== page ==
One of the main ways that individuals can help protect the environment and fight climate change is by buying new products less frequently, according to The Jump campaign.

As such, buying longer-lasting, more durable products is better not only for your wallet, but it helps put a dent in how much you, as an individual, contribute to the climate crisis. The fewer newer products bought, the less pollution, the fewer carbon emissions.

#10 Found This On Facebook Today… Thought Some Of You Might Enjoy It

Image credits: mysocallednight

#11 Fixed Up An Old Tanker Desk! These Things Last Forever

Lots Of Orbital Sanding, Bondo, Sanding, Blocking, Priming, Taping, Painting! Looks Perfect In My Home Office

Image credits: likediscosuperflyy

#12 I Know, Another Thermos. But Seriously, This Was My Grandfather’s From The 50’s And Still Kept Coffee Hot For Hours In -20 Today!

Image credits: stonkinverser

Recently, Bored Panda spoke about the climate crisis and why some people still don’t believe in climate change with Joseph Pierre, a professor of psychiatry at the David Geffen School of Medicine at UCLA. He said that more people understand that climate change is real, however, many feel powerless to stop it.

“We’ve actually seen a significant decrease in climate change denial across the world over the past decade. One reason is that we’ve all been witnessing global warming and its effects firsthand with the hottest temperatures ever recorded in recent years,” he said.

#13 1911 Ingersoll Yankee That Belonged To My Great (Times A Few) Uncle. The Original “Dollar Watch” Still Keeping Time 110 Years Later

Image credits: natedogg89

#14 Never See One Of These Before And Unfortunately It Didn’t Come With The Chairs, But For $5 I Couldn’t Pass. Old Coleman Products Are Just So Cool

Image credits: 2bagz

#15 The Best Pencil Sharpener. Berol Chicago – Apsco

Image credits: cmon_now

“Another reason is that climate change scientists, governments, and various advocacy groups have also been a lot more vocal about the consensus on this issue, pushing back against the disinformation campaigns of conservative groups and Big Oil,” Dr. Pierre told Bored Panda.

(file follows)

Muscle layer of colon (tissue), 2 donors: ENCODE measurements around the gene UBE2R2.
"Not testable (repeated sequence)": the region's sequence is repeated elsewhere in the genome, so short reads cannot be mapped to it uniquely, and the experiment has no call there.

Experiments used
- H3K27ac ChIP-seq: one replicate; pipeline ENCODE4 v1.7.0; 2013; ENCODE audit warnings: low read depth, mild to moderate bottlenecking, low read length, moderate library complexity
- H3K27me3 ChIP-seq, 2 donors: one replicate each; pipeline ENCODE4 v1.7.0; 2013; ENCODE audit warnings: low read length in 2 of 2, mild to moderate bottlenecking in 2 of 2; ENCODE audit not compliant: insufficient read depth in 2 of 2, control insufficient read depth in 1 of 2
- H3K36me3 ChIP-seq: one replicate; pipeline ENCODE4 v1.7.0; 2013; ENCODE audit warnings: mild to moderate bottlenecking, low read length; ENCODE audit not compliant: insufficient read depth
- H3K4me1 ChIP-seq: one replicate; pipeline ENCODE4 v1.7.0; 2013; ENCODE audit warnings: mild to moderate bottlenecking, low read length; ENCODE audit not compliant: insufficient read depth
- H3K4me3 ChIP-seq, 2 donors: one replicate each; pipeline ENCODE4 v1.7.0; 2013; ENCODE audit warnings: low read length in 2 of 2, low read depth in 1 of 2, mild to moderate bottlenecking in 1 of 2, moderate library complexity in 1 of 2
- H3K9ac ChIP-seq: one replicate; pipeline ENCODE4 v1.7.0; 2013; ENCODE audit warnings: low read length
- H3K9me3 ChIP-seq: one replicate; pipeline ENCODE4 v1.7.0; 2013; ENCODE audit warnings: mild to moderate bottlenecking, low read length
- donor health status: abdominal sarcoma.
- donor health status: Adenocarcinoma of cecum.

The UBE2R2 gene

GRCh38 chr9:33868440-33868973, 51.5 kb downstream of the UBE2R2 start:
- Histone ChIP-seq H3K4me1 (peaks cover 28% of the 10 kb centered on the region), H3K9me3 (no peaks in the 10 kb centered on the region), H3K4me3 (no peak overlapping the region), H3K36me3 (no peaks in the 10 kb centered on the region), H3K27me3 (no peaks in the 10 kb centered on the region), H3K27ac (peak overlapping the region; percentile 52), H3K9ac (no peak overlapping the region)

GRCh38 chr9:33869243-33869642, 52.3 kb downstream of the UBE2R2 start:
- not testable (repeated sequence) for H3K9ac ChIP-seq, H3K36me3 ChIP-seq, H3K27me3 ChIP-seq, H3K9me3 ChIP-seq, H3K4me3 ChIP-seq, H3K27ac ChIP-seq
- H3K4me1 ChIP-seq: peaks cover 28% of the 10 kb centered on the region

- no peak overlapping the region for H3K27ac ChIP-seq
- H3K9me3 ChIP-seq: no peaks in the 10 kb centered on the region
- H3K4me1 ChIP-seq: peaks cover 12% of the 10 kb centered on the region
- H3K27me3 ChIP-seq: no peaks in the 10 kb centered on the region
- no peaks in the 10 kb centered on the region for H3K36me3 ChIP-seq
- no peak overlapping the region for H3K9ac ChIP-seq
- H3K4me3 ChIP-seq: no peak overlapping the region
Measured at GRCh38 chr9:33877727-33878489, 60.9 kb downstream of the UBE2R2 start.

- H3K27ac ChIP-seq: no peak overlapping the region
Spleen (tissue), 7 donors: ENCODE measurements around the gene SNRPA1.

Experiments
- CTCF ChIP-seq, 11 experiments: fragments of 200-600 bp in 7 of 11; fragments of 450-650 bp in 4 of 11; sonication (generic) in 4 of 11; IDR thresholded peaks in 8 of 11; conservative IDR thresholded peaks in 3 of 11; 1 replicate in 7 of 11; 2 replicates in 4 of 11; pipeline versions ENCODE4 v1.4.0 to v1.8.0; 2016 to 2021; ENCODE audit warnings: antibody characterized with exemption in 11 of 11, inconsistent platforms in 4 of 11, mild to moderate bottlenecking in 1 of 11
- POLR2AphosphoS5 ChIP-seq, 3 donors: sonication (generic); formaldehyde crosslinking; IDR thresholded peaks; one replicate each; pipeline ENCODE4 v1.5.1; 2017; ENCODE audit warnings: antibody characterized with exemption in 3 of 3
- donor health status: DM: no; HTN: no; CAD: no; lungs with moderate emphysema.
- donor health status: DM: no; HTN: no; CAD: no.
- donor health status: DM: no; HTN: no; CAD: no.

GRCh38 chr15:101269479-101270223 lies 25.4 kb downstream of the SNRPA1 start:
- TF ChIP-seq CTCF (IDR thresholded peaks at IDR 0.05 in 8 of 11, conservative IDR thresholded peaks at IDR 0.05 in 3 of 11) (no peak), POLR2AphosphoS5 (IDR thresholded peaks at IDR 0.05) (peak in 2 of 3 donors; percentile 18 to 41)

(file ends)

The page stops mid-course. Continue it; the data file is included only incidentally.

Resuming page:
#16 My Boxed Sony Walkman Dc2 Complete With Original Invoice From 1987. Still Working, Use It In My Car On Occasion

Image credits: macnerd93

#17 Over 50 Years Old And Still Making Superbowl Queso

Image credits: Reflection_Big

#18 Wedding Gift My Parents Got In The Late 60s. Stelton Aj Coffee Pot

Image credits: fantasifull

“To me, the biggest challenge isn’t converting those who continue to deny anthropogenic [i.e. caused by humans] climate change—it’s how to best translate growing acceptance of anthropogenic climate change into political and legislative action. I think that there are a lot of people who now believe that anthropogenic climate change is real, but feel powerless to do anything about it,” he said.

“While we can all do some small part as consumers, the reality is that real change has to come from the fossil fuel industry acting against its immediate self-interests in order to steer us away from future disaster,” the professor warned that even though everyone can contribute to the solution, it’s the large multinational corporations that hold the power to make a bigger impact against global warming.

#19 Beyerdynamic Dt 880 Headphones From 1981 Still Sound Better Than Almost All Modern Headphones I’ve Tried

Image credits: Dogeboja

#20 After 7 Months Of Waiting, My Bifl Ernest Wright Scissors Finally Arrived From Across The Pond

Image credits: Misterclean22

#21 1960s Bath Towel Still In The Family. According To My Mother, She Bought It At Zody’s In Southern California Between 1967 And 1969. I Use It Regularly 50+ Years Later

Image credits: N714YQ

“Like the tobacco industry, there’s good evidence that Big Oil believes that anthropogenic climate change is a reality, but refuses to acknowledge it publicly. That’s not true denial, it’s deception. Which means that change won’t happen unless there’s legislative action on a global scale. If we don’t demand that as citizens and voters, it won’t happen.”

Despite more and more people becoming aware of how their daily choices and purchases impact the environment and the planet, some still refuse to believe that people are causing climate change.